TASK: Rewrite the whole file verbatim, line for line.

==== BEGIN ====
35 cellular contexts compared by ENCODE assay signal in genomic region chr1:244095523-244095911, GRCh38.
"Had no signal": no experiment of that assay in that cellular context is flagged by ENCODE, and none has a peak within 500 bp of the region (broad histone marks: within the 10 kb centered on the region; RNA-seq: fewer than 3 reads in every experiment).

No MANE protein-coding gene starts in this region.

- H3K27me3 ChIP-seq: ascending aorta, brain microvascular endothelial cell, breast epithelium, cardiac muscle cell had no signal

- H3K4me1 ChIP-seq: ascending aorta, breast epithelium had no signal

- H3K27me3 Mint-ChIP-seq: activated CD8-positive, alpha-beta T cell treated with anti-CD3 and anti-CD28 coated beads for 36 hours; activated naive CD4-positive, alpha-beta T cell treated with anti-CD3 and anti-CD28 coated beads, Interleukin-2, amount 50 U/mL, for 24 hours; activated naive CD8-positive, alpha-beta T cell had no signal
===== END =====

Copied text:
35 cellular contexts compared by ENCODE assay signal in genomic region chr1:244095523-244095911, GRCh38.
"Had no signal": no experiment of that assay in that cellular context is flagged by ENCODE, and none has a peak within 500 bp of the region (broad histone marks: within the 10 kb centered on the region; RNA-seq: fewer than 3 reads in every experiment).

No MANE protein-coding gene starts in this region.

- H3K27me3 ChIP-seq: ascending aorta, brain microvascular endothelial cell, breast epithelium, cardiac muscle cell had no signal

- H3K4me1 ChIP-seq: ascending aorta, breast epithelium had no signal

- H3K27me3 Mint-ChIP-seq: activated CD8-positive, alpha-beta T cell treated with anti-CD3 and anti-CD28 coated beads for 36 hours; activated naive CD4-positive, alpha-beta T cell treated with anti-CD3 and anti-CD28 coated beads, Interleukin-2, amount 50 U/mL, for 24 hours; activated naive CD8-positive, alpha-beta T cell had no signal